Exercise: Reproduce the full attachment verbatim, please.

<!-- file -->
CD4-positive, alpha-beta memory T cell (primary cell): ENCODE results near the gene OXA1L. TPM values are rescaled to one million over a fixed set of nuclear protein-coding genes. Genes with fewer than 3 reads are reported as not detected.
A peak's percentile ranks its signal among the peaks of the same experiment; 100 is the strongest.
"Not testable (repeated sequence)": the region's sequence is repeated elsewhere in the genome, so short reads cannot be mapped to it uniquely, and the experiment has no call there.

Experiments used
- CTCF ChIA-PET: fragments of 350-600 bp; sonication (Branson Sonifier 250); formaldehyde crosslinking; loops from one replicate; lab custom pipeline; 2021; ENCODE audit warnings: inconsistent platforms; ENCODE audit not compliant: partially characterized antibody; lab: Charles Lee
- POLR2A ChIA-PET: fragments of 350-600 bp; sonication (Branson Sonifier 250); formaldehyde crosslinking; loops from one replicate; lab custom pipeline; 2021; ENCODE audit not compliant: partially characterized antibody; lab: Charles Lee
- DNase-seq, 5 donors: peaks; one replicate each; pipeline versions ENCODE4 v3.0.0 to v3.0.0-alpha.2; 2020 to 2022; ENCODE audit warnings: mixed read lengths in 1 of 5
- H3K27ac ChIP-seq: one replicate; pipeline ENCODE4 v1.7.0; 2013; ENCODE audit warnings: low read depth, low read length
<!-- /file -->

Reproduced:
CD4-positive, alpha-beta memory T cell (primary cell): ENCODE results near the gene OXA1L. TPM values are rescaled to one million over a fixed set of nuclear protein-coding genes. Genes with fewer than 3 reads are reported as not detected.
A peak's percentile ranks its signal among the peaks of the same experiment; 100 is the strongest.
"Not testable (repeated sequence)": the region's sequence is repeated elsewhere in the genome, so short reads cannot be mapped to it uniquely, and the experiment has no call there.

Experiments used
- CTCF ChIA-PET: fragments of 350-600 bp; sonication (Branson Sonifier 250); formaldehyde crosslinking; loops from one replicate; lab custom pipeline; 2021; ENCODE audit warnings: inconsistent platforms; ENCODE audit not compliant: partially characterized antibody; lab: Charles Lee
- POLR2A ChIA-PET: fragments of 350-600 bp; sonication (Branson Sonifier 250); formaldehyde crosslinking; loops from one replicate; lab custom pipeline; 2021; ENCODE audit not compliant: partially characterized antibody; lab: Charles Lee
- DNase-seq, 5 donors: peaks; one replicate each; pipeline versions ENCODE4 v3.0.0 to v3.0.0-alpha.2; 2020 to 2022; ENCODE audit warnings: mixed read lengths in 1 of 5
- H3K27ac ChIP-seq: one replicate; pipeline ENCODE4 v1.7.0; 2013; ENCODE audit warnings: low read depth, low read length